If something that should happen in your program never happens—for example, if your monster never sings its song—or, if something happens all the time when it shouldn’t—for example, if your monster never stops singing—you may have a bad conditional statement. You may have a conditional statement with a condition that is always true or always false. For example, in the code above on the left, the condition (sensorValue <1024) will always be true because the variable sensorValue will always be below the threshold value of 1024. This means your monster will always be singing; it will never stop singing.

If your program uploads but your project doesn’t do anything at all, you may also have a bad conditional statement. In the left example below, (i < numberOfKeys) is always true because i never changes, i is always 0. The while statement is missing an i=i+1; statement. This means you will be stuck inside the while loop forever; the LilyPad will never move on to the rest of your program.

error example:

const int numberOfKeys = 7;
int i = 0;
while (i < numberOfKeys)
{
    pinMode(keys[i], INPUT);
    _____
}

fixed example:

const int numberOfKeys = 7;
int i = 0;
while (i < numberOfKeys)
{
    pinMode(keys[i], INPUT);
    i = i+1;
}

 

FIX CONDITIONS THAT ARE ALWAYS TRUE OR FALSE

If you are experiencing anything like the problems described here, look carefully at the conditional statements in your program—if else statements and while loops. Read through these sections of your program and make sure that the conditions in each conditional statement will change as the program progresses or as you interact with your project.

Once you’ve identified the problematic condition, adjust it so that it will change as the program progresses or you interact with your project. Make sure that your threshold values are appropriate for the sensor values in your project and make sure that you are not getting stuck in while loops because of missing i=i+1; statements.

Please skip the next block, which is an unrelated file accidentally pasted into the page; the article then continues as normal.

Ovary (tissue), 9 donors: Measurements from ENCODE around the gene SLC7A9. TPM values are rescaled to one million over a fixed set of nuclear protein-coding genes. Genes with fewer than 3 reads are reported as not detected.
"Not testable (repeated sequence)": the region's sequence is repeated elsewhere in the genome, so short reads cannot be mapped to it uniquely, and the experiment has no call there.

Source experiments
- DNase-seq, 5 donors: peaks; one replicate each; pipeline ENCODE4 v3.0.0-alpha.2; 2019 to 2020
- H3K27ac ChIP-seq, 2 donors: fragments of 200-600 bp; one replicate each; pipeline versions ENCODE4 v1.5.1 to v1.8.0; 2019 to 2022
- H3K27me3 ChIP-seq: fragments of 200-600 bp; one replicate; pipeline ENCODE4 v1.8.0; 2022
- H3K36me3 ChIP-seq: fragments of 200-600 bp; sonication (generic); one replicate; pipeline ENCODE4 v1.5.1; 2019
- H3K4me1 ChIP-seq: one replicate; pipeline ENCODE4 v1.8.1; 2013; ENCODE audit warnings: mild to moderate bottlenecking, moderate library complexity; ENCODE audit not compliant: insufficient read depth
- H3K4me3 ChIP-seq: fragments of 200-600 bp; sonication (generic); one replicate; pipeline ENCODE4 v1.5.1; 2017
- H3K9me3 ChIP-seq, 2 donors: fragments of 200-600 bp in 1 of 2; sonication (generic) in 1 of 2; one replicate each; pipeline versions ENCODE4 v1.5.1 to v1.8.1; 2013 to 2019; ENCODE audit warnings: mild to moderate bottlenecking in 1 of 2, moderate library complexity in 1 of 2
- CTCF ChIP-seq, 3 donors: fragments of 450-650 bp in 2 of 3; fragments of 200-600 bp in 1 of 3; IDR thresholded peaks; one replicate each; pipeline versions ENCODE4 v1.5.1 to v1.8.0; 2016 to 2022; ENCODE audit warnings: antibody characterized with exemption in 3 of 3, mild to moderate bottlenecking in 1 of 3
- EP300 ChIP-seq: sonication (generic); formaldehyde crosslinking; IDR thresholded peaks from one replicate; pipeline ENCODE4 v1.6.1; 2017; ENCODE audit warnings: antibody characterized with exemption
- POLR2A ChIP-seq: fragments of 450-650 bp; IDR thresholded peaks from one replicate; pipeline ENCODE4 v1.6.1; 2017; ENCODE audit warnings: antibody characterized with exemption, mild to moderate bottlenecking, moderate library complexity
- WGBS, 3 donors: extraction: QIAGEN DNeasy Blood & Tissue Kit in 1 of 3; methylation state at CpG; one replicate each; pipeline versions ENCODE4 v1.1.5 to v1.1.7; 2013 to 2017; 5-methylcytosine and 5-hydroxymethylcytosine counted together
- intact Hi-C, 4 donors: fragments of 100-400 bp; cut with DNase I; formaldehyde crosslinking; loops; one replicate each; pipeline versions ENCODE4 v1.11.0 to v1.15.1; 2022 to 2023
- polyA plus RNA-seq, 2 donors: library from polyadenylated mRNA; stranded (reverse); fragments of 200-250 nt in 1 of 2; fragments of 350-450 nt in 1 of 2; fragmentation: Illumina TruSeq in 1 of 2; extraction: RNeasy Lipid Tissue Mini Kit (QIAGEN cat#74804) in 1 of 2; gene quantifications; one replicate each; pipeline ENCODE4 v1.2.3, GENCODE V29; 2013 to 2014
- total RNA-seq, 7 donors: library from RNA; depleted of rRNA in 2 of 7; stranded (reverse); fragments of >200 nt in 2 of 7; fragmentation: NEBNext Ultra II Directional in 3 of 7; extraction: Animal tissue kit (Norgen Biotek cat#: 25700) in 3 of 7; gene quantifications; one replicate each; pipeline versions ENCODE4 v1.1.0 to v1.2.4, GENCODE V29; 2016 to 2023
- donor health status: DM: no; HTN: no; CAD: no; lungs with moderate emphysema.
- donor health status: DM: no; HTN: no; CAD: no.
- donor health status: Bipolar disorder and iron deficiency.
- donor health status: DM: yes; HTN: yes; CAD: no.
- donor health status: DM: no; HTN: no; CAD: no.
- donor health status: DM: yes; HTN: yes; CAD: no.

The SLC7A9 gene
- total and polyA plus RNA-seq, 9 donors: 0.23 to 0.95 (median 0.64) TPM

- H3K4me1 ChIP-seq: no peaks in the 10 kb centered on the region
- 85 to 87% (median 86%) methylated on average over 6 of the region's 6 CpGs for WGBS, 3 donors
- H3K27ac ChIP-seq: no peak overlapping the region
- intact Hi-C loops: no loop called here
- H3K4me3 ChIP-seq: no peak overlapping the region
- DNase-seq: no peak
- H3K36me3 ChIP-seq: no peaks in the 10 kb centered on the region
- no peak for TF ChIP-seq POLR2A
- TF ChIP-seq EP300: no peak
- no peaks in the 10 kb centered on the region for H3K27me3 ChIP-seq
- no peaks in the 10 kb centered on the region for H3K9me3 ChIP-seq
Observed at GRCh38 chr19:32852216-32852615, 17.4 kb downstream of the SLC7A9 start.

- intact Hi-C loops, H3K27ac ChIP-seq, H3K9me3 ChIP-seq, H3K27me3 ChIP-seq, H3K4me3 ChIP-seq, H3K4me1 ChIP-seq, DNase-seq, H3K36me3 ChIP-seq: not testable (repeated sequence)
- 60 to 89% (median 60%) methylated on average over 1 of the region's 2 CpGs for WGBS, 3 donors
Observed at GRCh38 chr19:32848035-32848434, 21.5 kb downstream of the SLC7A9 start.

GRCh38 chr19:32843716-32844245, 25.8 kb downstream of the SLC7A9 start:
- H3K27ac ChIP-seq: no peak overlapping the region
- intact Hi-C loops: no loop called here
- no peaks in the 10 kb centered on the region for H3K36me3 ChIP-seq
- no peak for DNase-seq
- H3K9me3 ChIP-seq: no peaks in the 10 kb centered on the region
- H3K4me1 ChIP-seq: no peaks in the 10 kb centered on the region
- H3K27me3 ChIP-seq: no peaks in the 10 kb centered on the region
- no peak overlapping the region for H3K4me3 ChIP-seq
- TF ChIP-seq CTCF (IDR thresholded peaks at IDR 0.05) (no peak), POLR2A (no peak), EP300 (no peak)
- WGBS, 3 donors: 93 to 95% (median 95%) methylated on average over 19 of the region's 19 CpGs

Note: See also the extra semicolons entry below. Extra and/or misplaced semicolons can create similar behaviors and problems.
 

EXTRA OR MISPLACED SEMICOLONS

symptoms
If something in your program happens all the time when it shouldn’t—for example, if your monster never stops singing—you may have an extra semicolon in one of your if statements. If your program uploads but your project doesn’t do anything at all, you may have an extra semicolon in one of your while statements.

When you put a semicolon at the end of the first line of a conditional statement, as in the left-hand examples above, your code will not behave the way you expect it to. Adding this extra semicolon tells the compiler that the entire conditional statement should end where the semicolon is. Anything after the semicolon is treated as a separate and unrelated block of code.

error example:

if (touchValue > 1);
{
    tone(speaker, note);
    delay(100);
}

fixed example:

if (touchValue > 1)_
{
    tone(speaker, note);
    delay(100);
}

For example, in the code above on the top, the entire if statement would end with the semicolon. The statements tone(speaker, note); and delay(100); would be treated as independent statements, unrelated to the if statement. They would always be executed, whether or not the condition in the if statement was true. This means the speaker would always play a note. Note: This particular problem will only happen with stand-alone if statements. If your if statement has a companion else statement, you will receive a compile error when you try to compile the code with the extra semicolon.